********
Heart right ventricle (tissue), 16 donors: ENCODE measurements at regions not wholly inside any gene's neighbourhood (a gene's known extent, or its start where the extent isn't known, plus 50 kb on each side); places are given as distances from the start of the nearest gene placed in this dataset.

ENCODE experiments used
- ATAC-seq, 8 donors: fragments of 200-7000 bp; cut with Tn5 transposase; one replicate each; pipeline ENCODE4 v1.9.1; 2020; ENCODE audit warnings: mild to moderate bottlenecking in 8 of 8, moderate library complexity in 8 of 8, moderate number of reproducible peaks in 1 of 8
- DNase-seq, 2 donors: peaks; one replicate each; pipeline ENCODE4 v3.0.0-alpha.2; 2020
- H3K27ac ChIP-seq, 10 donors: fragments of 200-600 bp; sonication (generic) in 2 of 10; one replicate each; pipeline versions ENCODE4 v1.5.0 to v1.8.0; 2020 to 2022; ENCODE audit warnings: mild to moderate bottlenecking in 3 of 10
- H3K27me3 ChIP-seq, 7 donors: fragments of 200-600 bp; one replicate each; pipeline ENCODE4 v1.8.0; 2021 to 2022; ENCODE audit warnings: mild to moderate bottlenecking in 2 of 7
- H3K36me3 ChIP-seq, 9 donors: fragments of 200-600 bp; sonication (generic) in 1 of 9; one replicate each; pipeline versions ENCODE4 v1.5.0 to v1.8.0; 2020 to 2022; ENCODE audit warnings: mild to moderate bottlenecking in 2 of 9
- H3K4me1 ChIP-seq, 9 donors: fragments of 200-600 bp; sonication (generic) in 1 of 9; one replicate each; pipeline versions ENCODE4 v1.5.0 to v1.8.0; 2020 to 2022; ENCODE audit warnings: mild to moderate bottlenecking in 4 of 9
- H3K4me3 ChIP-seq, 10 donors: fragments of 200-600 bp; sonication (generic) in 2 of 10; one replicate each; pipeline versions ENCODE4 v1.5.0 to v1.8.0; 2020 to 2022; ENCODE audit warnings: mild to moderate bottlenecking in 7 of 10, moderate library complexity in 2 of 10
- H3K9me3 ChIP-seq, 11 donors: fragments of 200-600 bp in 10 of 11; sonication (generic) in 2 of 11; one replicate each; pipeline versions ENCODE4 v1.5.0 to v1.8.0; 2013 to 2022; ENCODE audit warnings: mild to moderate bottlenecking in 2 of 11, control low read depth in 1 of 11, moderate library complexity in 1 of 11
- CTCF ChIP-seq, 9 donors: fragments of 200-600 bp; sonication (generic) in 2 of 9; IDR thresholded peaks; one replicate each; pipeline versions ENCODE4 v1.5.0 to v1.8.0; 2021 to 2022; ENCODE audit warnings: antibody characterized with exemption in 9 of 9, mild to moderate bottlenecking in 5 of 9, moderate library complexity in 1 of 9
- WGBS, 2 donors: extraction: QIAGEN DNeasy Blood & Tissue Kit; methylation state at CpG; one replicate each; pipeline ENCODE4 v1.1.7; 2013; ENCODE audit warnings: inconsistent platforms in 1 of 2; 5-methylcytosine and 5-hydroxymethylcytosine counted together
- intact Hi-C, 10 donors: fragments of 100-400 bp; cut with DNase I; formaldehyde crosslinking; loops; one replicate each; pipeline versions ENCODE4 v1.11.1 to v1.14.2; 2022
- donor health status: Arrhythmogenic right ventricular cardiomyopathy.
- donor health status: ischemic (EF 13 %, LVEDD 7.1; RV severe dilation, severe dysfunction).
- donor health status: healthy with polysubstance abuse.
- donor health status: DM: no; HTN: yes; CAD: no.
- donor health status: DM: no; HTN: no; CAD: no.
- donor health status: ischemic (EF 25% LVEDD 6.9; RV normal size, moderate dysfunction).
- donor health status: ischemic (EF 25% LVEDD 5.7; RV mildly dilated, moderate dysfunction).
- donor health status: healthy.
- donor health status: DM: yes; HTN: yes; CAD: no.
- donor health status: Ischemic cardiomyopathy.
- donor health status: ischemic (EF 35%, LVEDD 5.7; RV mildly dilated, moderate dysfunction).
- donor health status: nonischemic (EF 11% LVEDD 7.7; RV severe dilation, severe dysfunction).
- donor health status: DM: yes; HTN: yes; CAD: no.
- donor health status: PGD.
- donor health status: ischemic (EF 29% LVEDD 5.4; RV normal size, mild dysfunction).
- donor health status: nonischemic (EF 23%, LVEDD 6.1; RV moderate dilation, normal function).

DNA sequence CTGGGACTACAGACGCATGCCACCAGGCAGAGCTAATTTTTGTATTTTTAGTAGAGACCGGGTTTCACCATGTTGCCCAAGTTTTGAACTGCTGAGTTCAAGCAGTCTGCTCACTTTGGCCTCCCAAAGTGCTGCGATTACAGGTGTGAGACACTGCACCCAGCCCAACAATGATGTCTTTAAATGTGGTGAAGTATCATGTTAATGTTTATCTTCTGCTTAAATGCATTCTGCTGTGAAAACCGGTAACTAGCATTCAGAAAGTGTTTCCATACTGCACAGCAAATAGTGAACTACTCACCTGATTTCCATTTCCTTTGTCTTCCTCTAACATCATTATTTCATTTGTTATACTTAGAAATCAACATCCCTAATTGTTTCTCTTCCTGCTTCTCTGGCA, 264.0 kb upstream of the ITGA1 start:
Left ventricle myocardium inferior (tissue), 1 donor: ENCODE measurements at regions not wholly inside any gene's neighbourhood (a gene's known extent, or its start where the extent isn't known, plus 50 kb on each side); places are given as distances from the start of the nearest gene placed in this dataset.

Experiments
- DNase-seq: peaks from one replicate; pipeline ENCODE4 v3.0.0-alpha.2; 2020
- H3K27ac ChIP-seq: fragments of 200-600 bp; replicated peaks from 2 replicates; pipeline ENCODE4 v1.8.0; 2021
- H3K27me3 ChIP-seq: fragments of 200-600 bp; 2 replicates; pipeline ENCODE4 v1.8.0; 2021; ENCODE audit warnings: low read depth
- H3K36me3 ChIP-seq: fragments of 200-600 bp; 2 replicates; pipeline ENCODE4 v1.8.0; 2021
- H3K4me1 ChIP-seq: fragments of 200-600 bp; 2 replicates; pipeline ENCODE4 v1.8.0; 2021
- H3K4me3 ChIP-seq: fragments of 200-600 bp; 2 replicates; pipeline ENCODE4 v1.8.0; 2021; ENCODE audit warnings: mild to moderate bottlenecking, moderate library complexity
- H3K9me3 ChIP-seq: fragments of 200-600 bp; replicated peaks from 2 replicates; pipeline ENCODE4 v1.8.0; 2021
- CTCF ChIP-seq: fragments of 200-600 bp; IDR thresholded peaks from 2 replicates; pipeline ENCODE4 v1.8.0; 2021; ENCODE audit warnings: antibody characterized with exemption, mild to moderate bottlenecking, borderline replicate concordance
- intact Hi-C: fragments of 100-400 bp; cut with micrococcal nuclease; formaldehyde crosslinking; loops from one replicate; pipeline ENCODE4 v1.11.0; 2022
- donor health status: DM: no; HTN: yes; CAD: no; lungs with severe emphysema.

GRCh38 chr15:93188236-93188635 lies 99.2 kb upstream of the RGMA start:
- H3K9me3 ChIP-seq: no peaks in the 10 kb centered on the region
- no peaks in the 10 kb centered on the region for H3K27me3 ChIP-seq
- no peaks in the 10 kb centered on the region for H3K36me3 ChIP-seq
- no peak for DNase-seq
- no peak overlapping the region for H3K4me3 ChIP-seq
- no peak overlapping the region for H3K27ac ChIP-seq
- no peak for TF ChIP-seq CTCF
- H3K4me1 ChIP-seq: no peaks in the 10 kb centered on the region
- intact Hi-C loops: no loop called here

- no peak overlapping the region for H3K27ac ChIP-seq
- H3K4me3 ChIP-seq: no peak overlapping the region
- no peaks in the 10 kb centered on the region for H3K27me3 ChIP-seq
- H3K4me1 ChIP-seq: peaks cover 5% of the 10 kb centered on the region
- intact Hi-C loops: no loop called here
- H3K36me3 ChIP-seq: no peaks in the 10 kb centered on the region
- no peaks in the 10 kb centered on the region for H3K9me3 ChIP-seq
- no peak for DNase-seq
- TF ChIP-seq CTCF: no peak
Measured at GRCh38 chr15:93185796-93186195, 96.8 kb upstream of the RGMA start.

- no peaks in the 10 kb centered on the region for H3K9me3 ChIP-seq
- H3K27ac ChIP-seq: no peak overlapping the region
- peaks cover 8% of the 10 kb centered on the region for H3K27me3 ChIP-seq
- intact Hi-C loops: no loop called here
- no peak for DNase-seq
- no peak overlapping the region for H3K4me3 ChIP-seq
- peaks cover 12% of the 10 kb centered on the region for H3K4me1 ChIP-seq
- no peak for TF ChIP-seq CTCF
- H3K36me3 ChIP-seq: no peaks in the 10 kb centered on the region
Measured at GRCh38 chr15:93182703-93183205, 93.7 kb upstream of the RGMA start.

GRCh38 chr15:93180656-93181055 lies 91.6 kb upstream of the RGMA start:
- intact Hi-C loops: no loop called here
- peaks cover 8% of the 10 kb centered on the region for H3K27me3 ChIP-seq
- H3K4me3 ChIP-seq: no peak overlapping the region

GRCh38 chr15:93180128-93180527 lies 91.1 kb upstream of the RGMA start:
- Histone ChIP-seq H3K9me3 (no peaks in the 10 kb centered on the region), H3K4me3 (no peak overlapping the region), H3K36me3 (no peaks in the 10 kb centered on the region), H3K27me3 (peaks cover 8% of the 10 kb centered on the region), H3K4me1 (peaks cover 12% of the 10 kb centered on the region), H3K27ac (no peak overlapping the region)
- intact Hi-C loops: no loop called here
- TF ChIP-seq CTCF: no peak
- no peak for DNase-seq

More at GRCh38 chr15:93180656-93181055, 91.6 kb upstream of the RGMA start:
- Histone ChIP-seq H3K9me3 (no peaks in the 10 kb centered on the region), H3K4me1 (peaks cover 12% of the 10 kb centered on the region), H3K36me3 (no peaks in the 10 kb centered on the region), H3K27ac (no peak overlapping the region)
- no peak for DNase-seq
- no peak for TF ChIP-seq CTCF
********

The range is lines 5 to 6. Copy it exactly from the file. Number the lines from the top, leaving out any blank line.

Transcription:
- H3K27ac ChIP-seq, 10 donors: fragments of 200-600 bp; sonication (generic) in 2 of 10; one replicate each; pipeline versions ENCODE4 v1.5.0 to v1.8.0; 2020 to 2022; ENCODE audit warnings: mild to moderate bottlenecking in 3 of 10
- H3K27me3 ChIP-seq, 7 donors: fragments of 200-600 bp; one replicate each; pipeline ENCODE4 v1.8.0; 2021 to 2022; ENCODE audit warnings: mild to moderate bottlenecking in 2 of 7